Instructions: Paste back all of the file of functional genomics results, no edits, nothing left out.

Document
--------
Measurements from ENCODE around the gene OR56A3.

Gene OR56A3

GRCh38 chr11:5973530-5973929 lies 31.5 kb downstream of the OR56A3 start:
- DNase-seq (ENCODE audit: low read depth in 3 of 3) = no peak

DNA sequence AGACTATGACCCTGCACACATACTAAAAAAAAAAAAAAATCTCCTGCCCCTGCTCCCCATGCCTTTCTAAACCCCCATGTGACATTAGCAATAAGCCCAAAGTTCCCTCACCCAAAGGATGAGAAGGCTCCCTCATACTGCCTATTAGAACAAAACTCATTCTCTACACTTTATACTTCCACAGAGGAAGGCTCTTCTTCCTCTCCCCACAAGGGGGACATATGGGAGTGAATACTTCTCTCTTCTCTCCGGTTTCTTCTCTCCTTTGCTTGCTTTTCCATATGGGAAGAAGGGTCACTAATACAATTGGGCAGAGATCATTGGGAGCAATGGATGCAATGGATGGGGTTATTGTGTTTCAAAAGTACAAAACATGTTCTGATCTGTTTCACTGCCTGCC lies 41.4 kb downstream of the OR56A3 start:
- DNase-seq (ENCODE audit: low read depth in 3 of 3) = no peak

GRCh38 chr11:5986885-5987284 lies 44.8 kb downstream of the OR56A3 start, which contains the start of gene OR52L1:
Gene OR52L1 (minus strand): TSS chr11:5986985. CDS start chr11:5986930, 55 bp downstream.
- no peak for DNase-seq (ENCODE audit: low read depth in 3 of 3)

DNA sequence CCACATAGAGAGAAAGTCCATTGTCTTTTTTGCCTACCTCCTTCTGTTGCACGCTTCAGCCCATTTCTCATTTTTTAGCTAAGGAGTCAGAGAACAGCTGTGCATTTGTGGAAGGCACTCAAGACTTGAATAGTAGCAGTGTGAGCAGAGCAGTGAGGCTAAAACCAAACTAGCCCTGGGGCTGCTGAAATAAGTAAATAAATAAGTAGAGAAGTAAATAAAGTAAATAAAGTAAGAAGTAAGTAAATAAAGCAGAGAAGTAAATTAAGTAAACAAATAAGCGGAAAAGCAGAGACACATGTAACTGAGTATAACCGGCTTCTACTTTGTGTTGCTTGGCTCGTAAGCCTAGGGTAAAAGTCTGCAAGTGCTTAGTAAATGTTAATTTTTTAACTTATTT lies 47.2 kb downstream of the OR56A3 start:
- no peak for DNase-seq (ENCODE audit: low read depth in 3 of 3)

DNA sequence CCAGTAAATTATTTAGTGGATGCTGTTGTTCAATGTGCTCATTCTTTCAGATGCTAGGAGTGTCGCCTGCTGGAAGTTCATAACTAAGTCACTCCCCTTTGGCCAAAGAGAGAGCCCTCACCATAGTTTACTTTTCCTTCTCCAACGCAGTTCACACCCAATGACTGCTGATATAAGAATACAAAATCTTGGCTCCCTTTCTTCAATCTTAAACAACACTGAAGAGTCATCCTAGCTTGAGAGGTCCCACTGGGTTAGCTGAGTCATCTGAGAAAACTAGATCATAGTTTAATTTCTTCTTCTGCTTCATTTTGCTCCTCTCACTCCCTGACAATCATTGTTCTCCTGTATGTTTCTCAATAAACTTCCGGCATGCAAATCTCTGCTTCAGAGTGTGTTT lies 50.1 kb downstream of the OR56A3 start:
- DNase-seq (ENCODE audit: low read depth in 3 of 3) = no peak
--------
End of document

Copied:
Measurements from ENCODE around the gene OR56A3.

Gene OR56A3

GRCh38 chr11:5973530-5973929 lies 31.5 kb downstream of the OR56A3 start:
- DNase-seq (ENCODE audit: low read depth in 3 of 3) = no peak

DNA sequence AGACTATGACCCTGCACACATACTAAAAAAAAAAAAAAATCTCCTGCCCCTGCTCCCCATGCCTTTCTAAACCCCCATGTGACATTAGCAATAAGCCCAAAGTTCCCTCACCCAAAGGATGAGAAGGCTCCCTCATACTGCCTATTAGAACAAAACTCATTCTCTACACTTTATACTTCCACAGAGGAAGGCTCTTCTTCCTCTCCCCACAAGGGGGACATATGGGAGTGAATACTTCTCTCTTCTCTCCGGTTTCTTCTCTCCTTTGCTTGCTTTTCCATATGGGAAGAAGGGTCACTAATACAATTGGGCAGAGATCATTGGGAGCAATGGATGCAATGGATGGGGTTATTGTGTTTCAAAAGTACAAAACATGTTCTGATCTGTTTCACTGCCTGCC lies 41.4 kb downstream of the OR56A3 start:
- DNase-seq (ENCODE audit: low read depth in 3 of 3) = no peak

GRCh38 chr11:5986885-5987284 lies 44.8 kb downstream of the OR56A3 start, which contains the start of gene OR52L1:
Gene OR52L1 (minus strand): TSS chr11:5986985. CDS start chr11:5986930, 55 bp downstream.
- no peak for DNase-seq (ENCODE audit: low read depth in 3 of 3)

DNA sequence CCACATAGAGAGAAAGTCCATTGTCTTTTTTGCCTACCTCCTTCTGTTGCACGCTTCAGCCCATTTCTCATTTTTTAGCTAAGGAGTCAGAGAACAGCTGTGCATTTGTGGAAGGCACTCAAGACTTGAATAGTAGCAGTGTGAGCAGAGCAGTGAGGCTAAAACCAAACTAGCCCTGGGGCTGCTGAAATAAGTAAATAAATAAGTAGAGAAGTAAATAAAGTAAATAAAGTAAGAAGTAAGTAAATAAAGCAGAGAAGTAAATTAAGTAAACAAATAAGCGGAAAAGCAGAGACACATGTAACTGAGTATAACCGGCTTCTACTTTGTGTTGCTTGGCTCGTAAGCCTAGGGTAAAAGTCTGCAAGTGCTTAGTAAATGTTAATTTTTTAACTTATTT lies 47.2 kb downstream of the OR56A3 start:
- no peak for DNase-seq (ENCODE audit: low read depth in 3 of 3)

DNA sequence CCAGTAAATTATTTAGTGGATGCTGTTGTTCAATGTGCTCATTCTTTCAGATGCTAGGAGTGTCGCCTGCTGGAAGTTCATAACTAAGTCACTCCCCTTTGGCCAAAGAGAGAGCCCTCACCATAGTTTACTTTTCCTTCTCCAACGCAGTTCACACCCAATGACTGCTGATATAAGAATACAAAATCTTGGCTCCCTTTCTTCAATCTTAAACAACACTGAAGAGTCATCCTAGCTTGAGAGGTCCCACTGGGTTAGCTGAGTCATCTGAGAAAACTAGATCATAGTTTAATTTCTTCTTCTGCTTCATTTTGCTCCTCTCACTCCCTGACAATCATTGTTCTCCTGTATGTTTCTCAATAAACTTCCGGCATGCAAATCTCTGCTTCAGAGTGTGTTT lies 50.1 kb downstream of the OR56A3 start:
- DNase-seq (ENCODE audit: low read depth in 3 of 3) = no peak